Defeat is painful to take, but be proud of the performance

Last orders: James Horan gives his last instructions to his Mayo side ahead of last Sunday’s All Ireland final. Photo: Sportsfile.

Last orders: James Horan gives his last instructions to his Mayo side ahead of last Sunday’s All Ireland final. Photo: Sportsfile.

Belief is everything in sport and long before the GAA was heavily populated with sports psychologists, this current Donegal side always looked like their name was on the trophy irrespective of who they were playing in the All-Ireland final last Sunday. I do not think the intervention of any amount of psychology would have stopped them winning their second All- Ireland. For a combination of reasons they had acquired a belief that they would win this year’s title, unless maybe an exceptional team stood in their way. Mayo are a very good team but, unfortunately, just did not have a sufficient number of big powerful men in key positions throughout the field to deny this Donegal side. One line in particular could have done with a big strong ball winner. If we had a Michael Murphy at 14, then I believe Mayo would have walked the steps on Sunday evening as champions. That is how close it was. But we do not appear to have that extra jewel at the moment. The fact that the aforementioned Michael Murphy is half a Mayo man does not make it any easier to accept!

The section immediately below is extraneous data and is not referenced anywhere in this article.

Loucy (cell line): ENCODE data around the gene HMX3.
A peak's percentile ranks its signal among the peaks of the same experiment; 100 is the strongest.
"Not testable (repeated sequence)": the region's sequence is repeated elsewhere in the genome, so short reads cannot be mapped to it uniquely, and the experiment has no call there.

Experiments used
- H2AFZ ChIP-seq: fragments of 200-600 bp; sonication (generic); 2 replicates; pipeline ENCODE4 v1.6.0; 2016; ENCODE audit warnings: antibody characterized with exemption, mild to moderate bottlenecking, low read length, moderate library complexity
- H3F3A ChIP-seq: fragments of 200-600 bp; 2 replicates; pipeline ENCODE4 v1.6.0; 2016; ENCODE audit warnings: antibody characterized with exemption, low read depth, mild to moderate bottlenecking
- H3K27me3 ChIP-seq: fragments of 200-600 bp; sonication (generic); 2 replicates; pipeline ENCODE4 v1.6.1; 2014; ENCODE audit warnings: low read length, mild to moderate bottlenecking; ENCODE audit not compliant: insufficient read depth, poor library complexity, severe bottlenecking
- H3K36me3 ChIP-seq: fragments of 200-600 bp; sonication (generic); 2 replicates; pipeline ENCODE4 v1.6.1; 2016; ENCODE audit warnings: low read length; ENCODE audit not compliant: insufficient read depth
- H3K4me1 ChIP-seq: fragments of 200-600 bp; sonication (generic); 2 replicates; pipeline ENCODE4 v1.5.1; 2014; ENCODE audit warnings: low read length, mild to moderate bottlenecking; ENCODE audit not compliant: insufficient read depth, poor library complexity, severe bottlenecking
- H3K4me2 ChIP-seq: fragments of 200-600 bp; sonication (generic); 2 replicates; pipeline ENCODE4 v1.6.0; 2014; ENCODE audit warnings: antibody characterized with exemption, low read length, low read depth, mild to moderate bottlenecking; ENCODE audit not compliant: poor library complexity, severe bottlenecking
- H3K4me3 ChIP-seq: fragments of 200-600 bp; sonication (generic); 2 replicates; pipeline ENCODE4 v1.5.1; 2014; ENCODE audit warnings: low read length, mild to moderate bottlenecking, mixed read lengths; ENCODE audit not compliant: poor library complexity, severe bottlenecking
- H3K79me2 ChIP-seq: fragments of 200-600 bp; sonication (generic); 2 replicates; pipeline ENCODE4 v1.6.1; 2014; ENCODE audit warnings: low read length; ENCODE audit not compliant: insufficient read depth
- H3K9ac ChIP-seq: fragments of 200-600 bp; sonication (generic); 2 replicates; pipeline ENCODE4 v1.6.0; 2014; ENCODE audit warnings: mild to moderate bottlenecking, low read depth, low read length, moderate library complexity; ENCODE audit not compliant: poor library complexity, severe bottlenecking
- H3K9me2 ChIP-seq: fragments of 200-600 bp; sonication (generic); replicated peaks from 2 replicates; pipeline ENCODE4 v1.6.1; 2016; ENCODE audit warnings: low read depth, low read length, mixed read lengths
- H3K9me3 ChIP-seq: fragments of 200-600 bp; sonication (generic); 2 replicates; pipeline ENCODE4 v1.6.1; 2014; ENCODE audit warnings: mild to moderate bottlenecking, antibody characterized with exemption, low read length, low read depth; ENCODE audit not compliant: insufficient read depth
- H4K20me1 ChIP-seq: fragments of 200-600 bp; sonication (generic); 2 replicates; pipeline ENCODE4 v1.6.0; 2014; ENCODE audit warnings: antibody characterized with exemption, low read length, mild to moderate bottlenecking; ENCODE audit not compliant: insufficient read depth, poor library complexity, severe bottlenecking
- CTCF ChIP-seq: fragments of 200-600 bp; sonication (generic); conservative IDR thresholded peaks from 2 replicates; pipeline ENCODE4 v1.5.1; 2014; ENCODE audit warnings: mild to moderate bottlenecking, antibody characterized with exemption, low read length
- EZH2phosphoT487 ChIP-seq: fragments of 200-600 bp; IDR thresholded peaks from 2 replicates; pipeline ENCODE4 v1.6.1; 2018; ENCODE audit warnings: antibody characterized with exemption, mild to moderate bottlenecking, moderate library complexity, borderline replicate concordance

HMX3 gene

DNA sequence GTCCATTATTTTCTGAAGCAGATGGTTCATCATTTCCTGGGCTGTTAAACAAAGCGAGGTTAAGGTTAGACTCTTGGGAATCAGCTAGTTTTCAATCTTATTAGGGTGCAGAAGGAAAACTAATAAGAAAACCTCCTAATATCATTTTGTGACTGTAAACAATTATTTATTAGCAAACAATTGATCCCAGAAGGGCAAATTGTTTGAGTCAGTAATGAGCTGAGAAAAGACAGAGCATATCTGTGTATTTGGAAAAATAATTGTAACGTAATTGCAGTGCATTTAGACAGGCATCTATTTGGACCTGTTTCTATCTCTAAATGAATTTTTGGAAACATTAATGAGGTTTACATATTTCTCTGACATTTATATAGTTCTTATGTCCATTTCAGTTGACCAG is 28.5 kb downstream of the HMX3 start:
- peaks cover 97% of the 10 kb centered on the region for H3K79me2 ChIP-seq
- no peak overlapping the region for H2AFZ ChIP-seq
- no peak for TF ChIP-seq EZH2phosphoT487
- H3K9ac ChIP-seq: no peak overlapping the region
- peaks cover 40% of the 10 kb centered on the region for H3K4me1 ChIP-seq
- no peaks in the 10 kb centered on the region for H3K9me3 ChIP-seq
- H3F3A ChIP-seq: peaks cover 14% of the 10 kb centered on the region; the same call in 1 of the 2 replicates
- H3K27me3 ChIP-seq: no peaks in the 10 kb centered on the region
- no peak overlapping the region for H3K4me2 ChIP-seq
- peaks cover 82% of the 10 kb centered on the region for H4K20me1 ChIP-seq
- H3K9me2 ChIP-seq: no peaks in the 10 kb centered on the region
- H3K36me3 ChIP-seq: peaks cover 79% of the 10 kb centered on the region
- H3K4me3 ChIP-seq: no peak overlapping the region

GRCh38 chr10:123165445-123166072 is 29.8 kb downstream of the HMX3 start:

The All Ireland final is one of the greatest sporting occasions anyone could hope to enjoy. Not alone did I personally enjoy the occasion, but I loved every bit of the build-up to it as well. Croke Park was a magical place to be last Sunday. From the guys who abseiled from the top of the Hogan Stand to carry in the match ball to the waiting referee, to the golden ticker tape falling from around the stadium when the Sam Maguire Cup was presented to Michael Murphy, it was spectacular stuff. Yes, of course I am as disappointed as every other Mayo person that we did not win last Sunday. However, I am also immensely proud of the team. They displayed a level of bravery and endeavour right to the very end of the game, a game that could so easily have developed into a disaster for Mayo people after the opening salvo of scores from Donegal. And because of the bravery displayed and the fact that there were only four points separating the sides at the finish there was no real psychological fallout from losing this one.

There are regrets

However, deep down there will be many Mayo people who will have left Croke Park with serious regrets. Because Mayo were presented with a fantastic opportunity to bridge the 61-year gap, and despite all the talk of being back next year there is no guarantee that they will be. The initial sting will mellow with time but the Mayo players will remember this match far more than the brilliant victories over Down and Dublin in particular. That is the nature of players, and deep in the recesses of their minds this loss will have left them really hurting over the past week. Because, despite the horrible start, we asked some serious questions of Donegal. And they (Donegal ) looked vulnerable enough on lots of occasions throughout the afternoon. If only Mayo could have reduced the margin further, it would have been really interesting to see how Donegal would have reacted?